Brent Scowcroft Center Nonresident Senior Fellow Henrik Breitenbauch cowrites for the American Interest on how Russia's provocations in the Baltic Sea region are changing the debate on NATO membership in Sweden:

Last summer, during the annual political festival on the Danish island of Bornholm, Russia carried out a simulated attack against the island. This year, two US Air Force B-52 Stratofortress bombers appeared in the sky over the festival, gliding silently at a low altitude over the city of Allinge—twice. These flybys were intended as a political and strategic message, a clear American response to last year's provocations by Russia. The B-52s also patrolled near Swedish waters as part of BALTOPS, a large NATO military exercise in the Baltic Sea. While Danish F-16s regularly police Danish airspace and escort Russian jets, the B-52 visit was a welcome reminder that Denmark is not alone when it comes to security.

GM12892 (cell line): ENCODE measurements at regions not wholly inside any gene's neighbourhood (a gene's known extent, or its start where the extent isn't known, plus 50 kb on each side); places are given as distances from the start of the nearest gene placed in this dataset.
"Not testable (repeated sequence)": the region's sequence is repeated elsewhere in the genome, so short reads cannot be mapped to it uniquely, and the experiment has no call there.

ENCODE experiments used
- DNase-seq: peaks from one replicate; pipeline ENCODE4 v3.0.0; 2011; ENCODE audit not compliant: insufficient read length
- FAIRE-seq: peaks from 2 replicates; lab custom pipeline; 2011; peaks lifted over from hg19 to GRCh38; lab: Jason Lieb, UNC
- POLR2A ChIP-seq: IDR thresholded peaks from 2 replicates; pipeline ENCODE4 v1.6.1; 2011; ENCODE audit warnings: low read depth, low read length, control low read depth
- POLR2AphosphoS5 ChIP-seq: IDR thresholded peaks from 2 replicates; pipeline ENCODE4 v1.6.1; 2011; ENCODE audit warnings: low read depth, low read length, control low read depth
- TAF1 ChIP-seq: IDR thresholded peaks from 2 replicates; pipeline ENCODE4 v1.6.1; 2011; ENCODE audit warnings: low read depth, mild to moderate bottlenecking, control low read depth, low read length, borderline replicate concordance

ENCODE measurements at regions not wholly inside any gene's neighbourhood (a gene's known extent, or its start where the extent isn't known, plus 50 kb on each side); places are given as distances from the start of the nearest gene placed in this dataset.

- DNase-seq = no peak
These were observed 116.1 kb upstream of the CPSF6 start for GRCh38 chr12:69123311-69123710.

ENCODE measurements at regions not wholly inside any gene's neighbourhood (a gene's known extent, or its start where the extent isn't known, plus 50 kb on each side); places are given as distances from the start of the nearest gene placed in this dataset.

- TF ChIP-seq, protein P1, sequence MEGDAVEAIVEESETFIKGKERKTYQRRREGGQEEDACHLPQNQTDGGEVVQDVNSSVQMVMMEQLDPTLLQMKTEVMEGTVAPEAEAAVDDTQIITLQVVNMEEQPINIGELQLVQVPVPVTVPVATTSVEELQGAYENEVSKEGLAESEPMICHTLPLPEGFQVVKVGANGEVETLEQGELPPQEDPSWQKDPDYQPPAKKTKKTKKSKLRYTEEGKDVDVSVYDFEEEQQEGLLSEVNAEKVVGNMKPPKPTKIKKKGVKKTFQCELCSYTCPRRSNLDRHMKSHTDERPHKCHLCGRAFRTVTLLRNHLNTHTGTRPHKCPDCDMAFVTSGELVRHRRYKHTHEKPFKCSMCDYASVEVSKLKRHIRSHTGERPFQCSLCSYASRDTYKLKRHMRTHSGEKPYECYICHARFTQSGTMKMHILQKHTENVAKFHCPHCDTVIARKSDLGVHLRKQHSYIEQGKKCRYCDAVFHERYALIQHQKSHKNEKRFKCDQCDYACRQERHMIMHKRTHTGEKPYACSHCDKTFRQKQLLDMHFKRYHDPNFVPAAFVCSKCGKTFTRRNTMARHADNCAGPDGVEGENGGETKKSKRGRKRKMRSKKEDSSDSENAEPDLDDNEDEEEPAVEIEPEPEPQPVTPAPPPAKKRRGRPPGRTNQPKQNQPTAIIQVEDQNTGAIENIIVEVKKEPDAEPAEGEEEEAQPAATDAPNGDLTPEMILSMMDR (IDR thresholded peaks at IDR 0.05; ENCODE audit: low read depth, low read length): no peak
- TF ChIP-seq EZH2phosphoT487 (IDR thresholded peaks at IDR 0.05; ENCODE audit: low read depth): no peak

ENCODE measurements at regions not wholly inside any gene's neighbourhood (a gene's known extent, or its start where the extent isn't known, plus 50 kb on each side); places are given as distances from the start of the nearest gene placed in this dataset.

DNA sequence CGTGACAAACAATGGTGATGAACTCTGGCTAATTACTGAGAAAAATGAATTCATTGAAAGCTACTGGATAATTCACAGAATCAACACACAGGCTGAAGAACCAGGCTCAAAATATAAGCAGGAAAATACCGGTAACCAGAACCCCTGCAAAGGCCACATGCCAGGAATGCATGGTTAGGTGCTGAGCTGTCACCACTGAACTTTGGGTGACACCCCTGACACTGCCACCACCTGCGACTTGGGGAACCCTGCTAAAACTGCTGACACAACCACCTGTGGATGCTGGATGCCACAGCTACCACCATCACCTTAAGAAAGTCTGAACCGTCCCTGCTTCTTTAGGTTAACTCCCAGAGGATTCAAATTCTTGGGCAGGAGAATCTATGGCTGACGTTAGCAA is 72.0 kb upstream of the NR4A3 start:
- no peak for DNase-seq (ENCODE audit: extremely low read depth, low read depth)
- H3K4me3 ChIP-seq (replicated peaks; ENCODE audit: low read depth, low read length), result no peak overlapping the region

Denmark's political festival on Bornholm is inspired by the Swedish "Almedalen" political meeting on the Island of Gotland in the Baltic Sea. Like Denmark, Sweden has the capability to police its airspace. But unlike Denmark, Sweden is not a NATO member. Would a comparable Russian provocation be followed up with an American response? We don't think so.



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